Sorry once again

Graph courtesy: Center for Responsive Politics and Center for Public Integrity

The first round of Congressional hearings of the joint Senate Judiciary and the House Energy and Commerce Committee in the Facebook data privacy case was held on Tuesday 13th April. A barrage of questions directed at Facebook CEO Mark Zuckerberg were faced with customary guile. They were all soft questions that allowed Zuckerberg to explain how FB works. Zuckerberg was profusely apologetic as expected, but did not shy away from giving evasive answers. In fact, he did a fairly professional job of jumping over booby traps, and avoided revealing how Facebook tracks user data from site to site and device to device. He also avoided disclosing how Facebook analyzes the user data that is consolidated by it into commercial information, packaged and provided on the platform and used by thousands of advertisers such as Cambridge Analytica across the world. But these are early days. Analysts state that the US Congressional hearings always begin on a soft note allowing the respondent to give his version of the story without any hard cross-questioning initially.

So Zuckerbeg was allowed to apologize which he did, saying, “I am sorry. I started Facebook, I run it, and I’m responsible for what happens here.” But there were few takers of his apology. Senator Blumenthal made it clear that lawmakers were not interested, saying, “We have seen this apology tour before” and by displaying an oversized poster board showing Zuckerberg and his previous apologies in 2006 and 2011. Even visitors at the hearing were unforgiving with young protestors wearing oversized sunglasses with ‘Stop Spying’ written in pink while others wore #DeleteFacebook T-shirts.

The Center for Public Integrity, which has been tracking the lack of privacy concerns in social media, cynically predicted the outcome of the congressional proceeding even before it started. Alvaro Bedoya, executive director at the center, said, “If we’ve learned anything from Facebook historically, it’s that they are willing to tell one story to the public and do something different behind the scenes.” The Center says ever since 2009 when Google, Facebook and Amazon started spending heavily on congressional lobbying, no law on privacy and security of data has been passed in the United States. The accompanying graph gives interesting data on lobbying with Washington power brokers that results in such cynicism. So consumers have little option today. Either #DeleteFacebook or Forget Privacy.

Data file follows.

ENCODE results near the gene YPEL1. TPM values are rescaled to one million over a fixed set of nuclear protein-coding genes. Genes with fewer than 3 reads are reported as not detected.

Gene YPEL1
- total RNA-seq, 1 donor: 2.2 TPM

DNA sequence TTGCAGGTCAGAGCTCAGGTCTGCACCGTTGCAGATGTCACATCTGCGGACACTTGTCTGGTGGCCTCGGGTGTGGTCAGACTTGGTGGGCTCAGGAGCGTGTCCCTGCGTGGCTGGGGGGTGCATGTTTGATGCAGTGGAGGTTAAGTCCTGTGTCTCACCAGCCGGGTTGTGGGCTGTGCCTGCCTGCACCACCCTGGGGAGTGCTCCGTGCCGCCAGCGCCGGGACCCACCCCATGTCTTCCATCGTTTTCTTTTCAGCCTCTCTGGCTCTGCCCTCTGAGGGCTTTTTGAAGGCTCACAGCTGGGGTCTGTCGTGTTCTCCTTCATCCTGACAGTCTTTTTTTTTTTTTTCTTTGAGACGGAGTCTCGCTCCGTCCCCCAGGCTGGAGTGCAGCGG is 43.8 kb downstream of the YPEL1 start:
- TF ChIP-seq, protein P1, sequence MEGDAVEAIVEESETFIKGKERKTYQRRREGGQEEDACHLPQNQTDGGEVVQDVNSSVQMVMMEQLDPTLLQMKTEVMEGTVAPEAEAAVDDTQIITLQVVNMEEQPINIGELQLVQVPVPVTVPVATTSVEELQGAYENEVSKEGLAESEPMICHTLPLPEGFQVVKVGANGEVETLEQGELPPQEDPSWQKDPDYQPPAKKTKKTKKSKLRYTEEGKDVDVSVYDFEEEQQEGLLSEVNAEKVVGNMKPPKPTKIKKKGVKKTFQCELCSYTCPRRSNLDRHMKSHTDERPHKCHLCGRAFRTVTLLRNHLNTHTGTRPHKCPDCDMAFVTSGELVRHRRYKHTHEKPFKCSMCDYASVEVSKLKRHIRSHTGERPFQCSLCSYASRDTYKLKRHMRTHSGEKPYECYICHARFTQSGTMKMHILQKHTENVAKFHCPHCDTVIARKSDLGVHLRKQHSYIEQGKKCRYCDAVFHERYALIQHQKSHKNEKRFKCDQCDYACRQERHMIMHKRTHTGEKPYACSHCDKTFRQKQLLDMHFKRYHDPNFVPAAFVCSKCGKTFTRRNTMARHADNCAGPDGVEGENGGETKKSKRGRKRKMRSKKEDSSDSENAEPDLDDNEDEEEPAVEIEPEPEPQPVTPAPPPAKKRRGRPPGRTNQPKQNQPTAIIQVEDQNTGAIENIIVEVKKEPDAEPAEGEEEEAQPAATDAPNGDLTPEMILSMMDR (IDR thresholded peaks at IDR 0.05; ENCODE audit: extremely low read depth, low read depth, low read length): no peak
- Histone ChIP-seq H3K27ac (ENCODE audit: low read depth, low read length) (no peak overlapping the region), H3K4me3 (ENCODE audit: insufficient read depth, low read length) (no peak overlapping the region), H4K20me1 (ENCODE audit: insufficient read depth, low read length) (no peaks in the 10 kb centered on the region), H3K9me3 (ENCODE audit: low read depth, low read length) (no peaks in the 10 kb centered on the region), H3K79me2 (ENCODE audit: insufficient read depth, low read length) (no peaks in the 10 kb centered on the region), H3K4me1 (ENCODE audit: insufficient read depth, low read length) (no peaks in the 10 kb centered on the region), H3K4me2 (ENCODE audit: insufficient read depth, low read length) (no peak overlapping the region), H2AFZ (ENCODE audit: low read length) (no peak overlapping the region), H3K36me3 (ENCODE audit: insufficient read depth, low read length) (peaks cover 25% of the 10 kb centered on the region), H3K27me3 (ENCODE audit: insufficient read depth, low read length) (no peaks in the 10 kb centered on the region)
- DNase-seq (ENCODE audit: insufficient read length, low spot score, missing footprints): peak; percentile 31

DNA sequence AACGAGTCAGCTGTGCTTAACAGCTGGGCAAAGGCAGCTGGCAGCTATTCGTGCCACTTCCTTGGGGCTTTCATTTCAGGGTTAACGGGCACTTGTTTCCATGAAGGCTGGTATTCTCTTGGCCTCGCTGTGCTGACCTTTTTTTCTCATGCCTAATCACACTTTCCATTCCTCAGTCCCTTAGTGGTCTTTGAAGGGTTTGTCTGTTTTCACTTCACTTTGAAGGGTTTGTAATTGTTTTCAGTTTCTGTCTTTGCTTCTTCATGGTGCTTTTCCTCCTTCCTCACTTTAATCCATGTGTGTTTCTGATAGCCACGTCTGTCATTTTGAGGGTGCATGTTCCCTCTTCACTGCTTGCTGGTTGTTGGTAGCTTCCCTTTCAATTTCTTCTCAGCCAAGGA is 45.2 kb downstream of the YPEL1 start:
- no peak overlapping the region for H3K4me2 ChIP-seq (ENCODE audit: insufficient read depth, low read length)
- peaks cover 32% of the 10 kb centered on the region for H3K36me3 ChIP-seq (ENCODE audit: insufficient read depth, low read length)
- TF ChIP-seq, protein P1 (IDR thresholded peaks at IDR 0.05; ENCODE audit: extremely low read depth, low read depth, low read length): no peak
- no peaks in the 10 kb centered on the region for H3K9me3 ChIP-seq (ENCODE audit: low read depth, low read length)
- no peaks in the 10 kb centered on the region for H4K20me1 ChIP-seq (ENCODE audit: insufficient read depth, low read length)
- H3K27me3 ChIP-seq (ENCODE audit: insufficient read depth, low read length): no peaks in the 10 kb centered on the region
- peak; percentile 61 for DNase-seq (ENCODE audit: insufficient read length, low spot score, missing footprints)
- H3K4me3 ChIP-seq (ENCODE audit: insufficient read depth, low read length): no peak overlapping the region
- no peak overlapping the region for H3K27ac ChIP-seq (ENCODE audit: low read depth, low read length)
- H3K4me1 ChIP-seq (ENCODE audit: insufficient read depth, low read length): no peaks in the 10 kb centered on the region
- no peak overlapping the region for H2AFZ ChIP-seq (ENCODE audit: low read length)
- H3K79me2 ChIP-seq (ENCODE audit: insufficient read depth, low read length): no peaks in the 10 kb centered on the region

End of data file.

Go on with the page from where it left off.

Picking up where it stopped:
2023 promises an interesting ride for print in India

Indian Printer and Publisher founded in 1979 is the oldest B2B trade publication in the multi-platform and multi-channel IPPGroup. While the print and packaging industries have been resilient in the past 33 months since the pandemic lockdown of 25 March 2020, the commercial printing and newspaper industries have yet to recover their pre-Covid trajectory.

The fragmented commercial printing industry faces substantial challenges as does the newspaper industry. While digital short-run printing and the signage industry seem to be recovering a bit faster, ultimately their growth will also be moderated by the progress of the overall economy. On the other hand book printing exports are doing well but they too face several supply-chain and logistics challenges.

The price of publication papers including newsprint has been high in the past year while availability is diminished by several mills shutting down their publication paper and newsprint machines in the past four years. Indian paper mills are also exporting many types of paper and have raised prices for Indian printers. To some extent, this has helped in the recovery of the digital printing industry with its on-demand short-run and low-wastage paradigm.

Ultimately digital print and other digital channels will help print grow in a country where we are still far behind in our paper and print consumption and where digital is a leapfrog technology that will only increase the demand for print in the foreseeable future. For instance, there is no alternative to a rise in textbook consumption but this segment will only reach normality in the next financial year beginning on 1 April 2023.

Thus while the new normal is a moving target and many commercial printers look to diversification, we believe that our target audiences may shift and change. Like them, we will also have to adapt with agility to keep up with their business and technical information needs.

Our 2023 media kit is ready, and it is the right time to take stock and reconnect with your potential markets and customers. Print is the glue for the growth of liberal education, new industry, and an emerging economy. We seek your participation in what promises to be an interesting ride.

– Naresh Khanna

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